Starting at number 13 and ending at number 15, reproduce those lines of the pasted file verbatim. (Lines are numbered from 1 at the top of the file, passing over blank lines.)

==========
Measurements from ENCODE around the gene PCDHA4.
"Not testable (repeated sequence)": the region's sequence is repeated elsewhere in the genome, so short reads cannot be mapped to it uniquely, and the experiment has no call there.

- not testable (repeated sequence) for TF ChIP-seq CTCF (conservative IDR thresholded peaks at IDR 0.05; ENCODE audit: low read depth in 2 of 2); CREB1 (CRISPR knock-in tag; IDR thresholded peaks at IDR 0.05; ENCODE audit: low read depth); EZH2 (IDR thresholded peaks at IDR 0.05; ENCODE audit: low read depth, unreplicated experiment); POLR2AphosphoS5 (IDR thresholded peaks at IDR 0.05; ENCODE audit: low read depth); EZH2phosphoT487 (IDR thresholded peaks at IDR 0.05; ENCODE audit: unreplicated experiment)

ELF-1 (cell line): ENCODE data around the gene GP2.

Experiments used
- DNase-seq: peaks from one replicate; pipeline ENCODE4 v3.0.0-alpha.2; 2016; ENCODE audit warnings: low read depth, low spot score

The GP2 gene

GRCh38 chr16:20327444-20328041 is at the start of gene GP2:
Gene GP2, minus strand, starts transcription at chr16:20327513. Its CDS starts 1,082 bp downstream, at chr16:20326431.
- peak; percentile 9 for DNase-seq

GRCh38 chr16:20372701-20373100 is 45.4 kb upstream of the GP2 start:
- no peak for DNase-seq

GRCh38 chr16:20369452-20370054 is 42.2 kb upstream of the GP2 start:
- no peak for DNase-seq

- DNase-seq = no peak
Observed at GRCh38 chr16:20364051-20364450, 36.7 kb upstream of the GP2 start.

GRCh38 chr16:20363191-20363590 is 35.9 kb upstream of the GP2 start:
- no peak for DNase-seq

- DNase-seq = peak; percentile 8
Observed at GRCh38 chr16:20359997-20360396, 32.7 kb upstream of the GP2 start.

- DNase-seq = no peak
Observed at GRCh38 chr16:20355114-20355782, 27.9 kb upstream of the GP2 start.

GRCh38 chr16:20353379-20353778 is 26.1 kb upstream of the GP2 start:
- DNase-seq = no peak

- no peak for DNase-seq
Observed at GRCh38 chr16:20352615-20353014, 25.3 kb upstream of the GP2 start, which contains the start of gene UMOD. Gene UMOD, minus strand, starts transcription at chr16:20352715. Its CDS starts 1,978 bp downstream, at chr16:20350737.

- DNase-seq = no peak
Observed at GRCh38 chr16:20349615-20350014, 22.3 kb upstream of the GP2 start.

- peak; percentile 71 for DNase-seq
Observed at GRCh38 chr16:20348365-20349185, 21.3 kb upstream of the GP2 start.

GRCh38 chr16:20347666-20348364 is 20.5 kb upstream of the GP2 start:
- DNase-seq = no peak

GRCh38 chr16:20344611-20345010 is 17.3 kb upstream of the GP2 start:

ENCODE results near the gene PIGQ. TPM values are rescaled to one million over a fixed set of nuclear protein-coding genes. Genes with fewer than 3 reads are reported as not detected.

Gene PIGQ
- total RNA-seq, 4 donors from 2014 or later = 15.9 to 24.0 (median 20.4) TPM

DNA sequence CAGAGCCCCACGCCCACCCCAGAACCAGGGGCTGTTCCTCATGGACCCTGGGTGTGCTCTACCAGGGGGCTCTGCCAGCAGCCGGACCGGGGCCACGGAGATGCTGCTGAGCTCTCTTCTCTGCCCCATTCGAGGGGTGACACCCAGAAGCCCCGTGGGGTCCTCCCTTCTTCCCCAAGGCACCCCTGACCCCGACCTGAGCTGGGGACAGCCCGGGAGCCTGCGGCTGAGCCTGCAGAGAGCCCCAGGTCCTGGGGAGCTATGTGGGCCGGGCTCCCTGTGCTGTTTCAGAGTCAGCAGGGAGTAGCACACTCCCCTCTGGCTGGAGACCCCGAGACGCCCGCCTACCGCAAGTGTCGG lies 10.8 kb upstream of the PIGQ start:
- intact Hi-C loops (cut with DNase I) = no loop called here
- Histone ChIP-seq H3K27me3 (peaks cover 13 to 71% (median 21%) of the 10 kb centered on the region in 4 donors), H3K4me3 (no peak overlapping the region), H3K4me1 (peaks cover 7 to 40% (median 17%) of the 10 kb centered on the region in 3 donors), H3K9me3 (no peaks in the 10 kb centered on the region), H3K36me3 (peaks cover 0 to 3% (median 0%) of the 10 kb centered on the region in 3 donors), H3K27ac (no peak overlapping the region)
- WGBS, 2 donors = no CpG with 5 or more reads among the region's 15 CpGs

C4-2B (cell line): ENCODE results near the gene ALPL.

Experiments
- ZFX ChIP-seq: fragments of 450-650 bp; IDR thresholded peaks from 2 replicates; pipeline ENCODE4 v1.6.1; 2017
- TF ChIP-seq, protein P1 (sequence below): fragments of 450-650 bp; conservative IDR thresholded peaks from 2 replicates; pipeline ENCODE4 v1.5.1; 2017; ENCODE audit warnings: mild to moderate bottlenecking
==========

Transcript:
GRCh38 chr16:20369452-20370054 is 42.2 kb upstream of the GP2 start:
- no peak for DNase-seq

- DNase-seq = no peak